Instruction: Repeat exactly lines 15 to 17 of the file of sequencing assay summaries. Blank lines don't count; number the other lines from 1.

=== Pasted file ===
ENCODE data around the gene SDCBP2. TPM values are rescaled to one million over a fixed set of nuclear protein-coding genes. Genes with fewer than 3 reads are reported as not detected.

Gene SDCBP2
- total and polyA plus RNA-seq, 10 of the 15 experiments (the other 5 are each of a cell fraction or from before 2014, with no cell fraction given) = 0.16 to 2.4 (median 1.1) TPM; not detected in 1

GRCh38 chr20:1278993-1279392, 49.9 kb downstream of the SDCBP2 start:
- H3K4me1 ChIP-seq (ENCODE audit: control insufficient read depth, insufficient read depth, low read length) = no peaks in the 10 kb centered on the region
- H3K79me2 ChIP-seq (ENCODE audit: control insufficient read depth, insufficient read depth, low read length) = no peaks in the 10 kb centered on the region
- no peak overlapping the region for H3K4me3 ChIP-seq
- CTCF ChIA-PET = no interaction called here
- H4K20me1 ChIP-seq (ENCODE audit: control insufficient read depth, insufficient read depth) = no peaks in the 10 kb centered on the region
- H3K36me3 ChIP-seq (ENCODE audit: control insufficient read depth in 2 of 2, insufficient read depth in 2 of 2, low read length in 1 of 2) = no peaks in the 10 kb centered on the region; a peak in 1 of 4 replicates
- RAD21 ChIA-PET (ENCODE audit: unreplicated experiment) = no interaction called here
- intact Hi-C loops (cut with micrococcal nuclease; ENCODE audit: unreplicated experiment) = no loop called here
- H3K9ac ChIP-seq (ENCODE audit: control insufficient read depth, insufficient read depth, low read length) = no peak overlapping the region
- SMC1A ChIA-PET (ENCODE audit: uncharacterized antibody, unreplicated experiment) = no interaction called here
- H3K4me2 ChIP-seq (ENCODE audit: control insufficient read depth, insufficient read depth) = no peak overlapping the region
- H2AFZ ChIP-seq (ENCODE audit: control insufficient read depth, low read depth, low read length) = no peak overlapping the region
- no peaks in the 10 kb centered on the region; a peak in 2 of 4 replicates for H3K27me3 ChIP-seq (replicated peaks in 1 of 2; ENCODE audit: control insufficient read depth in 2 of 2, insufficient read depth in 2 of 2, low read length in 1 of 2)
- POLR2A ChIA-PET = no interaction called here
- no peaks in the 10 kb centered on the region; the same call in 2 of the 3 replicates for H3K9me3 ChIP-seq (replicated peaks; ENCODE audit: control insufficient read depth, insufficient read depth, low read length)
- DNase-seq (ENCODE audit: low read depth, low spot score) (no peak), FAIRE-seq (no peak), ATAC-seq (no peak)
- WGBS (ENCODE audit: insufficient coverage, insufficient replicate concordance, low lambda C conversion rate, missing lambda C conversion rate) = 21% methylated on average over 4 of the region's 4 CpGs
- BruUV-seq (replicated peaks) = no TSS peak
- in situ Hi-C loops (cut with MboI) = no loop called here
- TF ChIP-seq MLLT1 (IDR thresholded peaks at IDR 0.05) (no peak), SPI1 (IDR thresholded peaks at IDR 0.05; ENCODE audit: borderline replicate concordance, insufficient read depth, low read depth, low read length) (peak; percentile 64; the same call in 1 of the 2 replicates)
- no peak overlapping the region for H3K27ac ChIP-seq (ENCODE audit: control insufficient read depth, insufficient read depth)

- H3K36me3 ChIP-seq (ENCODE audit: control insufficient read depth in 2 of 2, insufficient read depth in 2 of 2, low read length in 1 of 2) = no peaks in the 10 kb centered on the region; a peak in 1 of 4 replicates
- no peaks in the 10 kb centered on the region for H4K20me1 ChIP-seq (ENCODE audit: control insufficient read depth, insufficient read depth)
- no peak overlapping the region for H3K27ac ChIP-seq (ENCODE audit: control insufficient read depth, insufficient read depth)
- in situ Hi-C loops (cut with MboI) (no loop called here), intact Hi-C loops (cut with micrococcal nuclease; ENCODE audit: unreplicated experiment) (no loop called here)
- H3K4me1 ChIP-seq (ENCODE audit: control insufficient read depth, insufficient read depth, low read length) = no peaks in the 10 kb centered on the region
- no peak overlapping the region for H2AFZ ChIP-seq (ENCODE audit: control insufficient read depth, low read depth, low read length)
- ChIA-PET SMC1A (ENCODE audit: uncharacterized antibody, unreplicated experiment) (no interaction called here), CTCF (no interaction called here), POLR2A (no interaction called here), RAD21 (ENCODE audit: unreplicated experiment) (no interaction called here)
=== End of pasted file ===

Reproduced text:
- H3K4me2 ChIP-seq (ENCODE audit: control insufficient read depth, insufficient read depth) = no peak overlapping the region
- H2AFZ ChIP-seq (ENCODE audit: control insufficient read depth, low read depth, low read length) = no peak overlapping the region
- no peaks in the 10 kb centered on the region; a peak in 2 of 4 replicates for H3K27me3 ChIP-seq (replicated peaks in 1 of 2; ENCODE audit: control insufficient read depth in 2 of 2, insufficient read depth in 2 of 2, low read length in 1 of 2)